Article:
1984, the patriot act and eliot spitzer

few know that george orwell’s “1984” is in part a depiction of england circa 1948, when the economy was weak and the british empire was faltering yet newspapers carried upbeat stories of triumph and success. orwell had worked for the bbc and was well-acquainted with censorship. he despised totalitarianism and knew that propaganda forms its very core. “1984” was a warning, a possible metamorphosis of the anglo-saxon state (including both england and the united states). in his book orwell presents some of the ideas embedded in a totalitarian state:

1) war is essential for sustained consumption and the survival of a hierarchical society (check out my post titled “consumption – the path to happiness?”)

2) when war becomes continuous it ceases to exist – it becomes so much background noise (how many times a day do we american taxpayers think about our trillion dollar wars in iraq and afghanistan and a possible upcoming one in iran? how can a war on terror – which is an emotion, not a tangible enemy – ever be concluded?)

3) there is an emotional need to believe that big brother will succeed in the end – generally speaking, dogmatic belief eclipses rational thought

4) the separation between different economic and social classes is maintained: the system of ownership and control of the means of production and distribution by the people collectively, under the supervision of a government, doesn’t ensure equality – it only keeps wealth restricted to the upper class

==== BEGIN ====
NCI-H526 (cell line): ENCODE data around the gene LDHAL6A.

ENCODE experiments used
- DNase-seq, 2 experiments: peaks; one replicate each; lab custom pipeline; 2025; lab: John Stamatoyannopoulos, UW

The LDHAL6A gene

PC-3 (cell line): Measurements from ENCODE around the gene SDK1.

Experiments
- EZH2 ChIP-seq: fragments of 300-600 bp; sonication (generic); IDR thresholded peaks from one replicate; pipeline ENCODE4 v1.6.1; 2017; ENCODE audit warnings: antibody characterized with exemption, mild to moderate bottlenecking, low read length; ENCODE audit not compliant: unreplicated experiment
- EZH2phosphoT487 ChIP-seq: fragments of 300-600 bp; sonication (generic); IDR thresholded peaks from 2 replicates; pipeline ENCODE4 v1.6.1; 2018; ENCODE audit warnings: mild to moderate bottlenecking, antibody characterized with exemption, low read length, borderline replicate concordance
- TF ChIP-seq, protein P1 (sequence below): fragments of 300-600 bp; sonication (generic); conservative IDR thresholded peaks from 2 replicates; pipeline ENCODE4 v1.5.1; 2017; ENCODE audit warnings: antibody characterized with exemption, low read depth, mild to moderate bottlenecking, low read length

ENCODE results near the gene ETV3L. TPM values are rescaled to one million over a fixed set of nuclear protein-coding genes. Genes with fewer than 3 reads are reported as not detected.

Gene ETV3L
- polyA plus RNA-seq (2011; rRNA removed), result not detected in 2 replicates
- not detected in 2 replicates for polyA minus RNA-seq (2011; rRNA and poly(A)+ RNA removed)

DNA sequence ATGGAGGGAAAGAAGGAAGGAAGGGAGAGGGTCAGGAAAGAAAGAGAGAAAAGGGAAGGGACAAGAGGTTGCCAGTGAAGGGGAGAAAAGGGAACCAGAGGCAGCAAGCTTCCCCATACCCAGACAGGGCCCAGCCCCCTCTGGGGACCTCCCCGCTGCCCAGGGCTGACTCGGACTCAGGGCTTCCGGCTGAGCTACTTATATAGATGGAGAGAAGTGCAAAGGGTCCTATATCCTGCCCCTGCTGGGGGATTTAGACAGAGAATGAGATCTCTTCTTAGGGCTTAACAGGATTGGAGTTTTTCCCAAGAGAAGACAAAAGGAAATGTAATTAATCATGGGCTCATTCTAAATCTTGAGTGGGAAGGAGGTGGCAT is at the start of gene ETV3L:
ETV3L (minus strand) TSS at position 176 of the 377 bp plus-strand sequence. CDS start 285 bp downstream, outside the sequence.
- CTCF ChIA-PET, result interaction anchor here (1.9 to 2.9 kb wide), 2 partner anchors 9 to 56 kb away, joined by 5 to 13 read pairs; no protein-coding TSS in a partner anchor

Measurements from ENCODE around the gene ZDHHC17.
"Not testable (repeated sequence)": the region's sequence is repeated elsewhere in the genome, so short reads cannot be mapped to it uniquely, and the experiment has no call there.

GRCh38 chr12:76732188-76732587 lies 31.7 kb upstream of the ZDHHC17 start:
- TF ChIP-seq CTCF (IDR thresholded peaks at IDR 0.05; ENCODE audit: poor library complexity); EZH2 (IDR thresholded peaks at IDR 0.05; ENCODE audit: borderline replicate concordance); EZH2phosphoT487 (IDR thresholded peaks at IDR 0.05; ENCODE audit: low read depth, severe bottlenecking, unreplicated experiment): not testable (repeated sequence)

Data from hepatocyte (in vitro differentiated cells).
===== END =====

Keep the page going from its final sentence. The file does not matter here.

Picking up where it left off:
5) whereas the ruling elite or party members are not allowed a single independent thought and are mentally trained to toe the line through doublethink, the common people or proles are free to think because the system guarantees that they do not have the ability to think!

an important part of living in a state where big brother is watching you, is to lose your individual rights and freedoms and be happy to part with them out of fear or ignorance. the right to privacy is one such individual right and the patriot act has gone a long way to whittle it down.

the spitzer scandal, instead of becoming another prime example of a society that “anxiously hopes for just two things: bread and circuses”, should have elicited questions about privacy and the unsettling reach of the long arm of the law. how many of us are talking about how the patriot act was used to get spitzer? do we even know that banks are spying on their own clients by using computer programs to generate “suspicious activity reports”? can we parse the conflict between the right to privacy (a necessity for free, empowered citizens) and the hope, on paper, of possibly catching terrorist money laundering? let’s focus less on the myspace.com profile of spitzer’s paramour and more on how we got here…

for more details on how the patriot act caught spitzer, check out this newsweek story.

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